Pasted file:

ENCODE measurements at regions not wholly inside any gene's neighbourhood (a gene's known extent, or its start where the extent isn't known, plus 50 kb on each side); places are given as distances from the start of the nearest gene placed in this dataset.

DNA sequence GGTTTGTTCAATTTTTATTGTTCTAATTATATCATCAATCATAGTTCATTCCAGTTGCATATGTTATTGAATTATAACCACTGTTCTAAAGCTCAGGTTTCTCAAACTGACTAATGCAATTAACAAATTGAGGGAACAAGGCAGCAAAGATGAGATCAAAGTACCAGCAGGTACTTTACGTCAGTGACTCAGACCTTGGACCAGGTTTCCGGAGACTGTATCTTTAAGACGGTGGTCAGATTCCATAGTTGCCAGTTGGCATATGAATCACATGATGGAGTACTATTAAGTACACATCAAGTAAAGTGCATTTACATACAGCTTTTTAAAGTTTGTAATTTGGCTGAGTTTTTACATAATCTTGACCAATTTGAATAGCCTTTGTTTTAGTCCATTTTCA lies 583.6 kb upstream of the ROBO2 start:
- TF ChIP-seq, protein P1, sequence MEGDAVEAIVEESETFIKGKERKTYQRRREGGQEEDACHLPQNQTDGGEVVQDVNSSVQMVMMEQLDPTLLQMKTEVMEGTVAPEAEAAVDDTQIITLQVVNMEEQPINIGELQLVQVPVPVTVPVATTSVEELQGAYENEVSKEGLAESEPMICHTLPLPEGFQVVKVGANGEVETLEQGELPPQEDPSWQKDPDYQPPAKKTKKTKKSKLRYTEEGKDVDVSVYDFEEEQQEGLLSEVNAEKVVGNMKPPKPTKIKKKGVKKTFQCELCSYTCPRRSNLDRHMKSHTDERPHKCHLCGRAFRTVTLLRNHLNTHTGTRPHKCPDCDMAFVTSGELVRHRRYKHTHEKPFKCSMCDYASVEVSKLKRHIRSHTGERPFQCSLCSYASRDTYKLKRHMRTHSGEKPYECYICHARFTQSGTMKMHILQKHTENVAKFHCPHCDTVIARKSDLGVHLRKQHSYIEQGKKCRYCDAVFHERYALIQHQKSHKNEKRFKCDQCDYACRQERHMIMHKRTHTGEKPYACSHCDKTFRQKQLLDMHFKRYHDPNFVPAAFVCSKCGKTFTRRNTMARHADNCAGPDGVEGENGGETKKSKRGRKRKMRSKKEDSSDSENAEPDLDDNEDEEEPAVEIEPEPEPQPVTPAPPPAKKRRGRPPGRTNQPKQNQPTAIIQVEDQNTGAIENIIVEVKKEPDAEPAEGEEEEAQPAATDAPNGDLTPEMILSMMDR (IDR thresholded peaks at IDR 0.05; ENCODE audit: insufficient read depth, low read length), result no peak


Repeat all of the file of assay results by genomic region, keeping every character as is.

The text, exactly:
ENCODE measurements at regions not wholly inside any gene's neighbourhood (a gene's known extent, or its start where the extent isn't known, plus 50 kb on each side); places are given as distances from the start of the nearest gene placed in this dataset.

DNA sequence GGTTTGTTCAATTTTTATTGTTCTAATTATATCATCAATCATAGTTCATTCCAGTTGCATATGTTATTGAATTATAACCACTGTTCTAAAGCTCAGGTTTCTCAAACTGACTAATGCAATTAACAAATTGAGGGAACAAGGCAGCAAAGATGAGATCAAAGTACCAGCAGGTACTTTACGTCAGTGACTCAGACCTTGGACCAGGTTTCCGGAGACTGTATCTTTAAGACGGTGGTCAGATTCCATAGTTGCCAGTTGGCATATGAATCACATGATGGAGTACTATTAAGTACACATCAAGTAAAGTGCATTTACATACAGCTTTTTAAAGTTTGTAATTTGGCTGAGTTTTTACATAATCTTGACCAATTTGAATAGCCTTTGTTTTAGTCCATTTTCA lies 583.6 kb upstream of the ROBO2 start:
- TF ChIP-seq, protein P1, sequence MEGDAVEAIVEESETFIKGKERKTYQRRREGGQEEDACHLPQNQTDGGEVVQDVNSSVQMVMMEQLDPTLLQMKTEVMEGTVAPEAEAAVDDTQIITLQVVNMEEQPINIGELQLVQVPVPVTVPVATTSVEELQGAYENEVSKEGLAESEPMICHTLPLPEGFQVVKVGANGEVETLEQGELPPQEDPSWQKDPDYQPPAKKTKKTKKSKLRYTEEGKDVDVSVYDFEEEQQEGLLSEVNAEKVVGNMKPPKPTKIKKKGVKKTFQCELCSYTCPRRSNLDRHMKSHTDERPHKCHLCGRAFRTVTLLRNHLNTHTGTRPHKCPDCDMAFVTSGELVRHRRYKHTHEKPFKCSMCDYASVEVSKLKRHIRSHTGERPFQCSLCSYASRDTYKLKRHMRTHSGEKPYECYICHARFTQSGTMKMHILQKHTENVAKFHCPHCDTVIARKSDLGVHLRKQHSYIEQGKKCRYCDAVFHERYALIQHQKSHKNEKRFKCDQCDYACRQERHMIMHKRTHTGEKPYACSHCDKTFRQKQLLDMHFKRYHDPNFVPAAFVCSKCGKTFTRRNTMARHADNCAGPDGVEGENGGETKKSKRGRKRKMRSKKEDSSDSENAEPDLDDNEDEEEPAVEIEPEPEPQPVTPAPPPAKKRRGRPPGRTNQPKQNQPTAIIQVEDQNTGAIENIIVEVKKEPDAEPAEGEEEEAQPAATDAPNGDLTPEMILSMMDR (IDR thresholded peaks at IDR 0.05; ENCODE audit: insufficient read depth, low read length), result no peak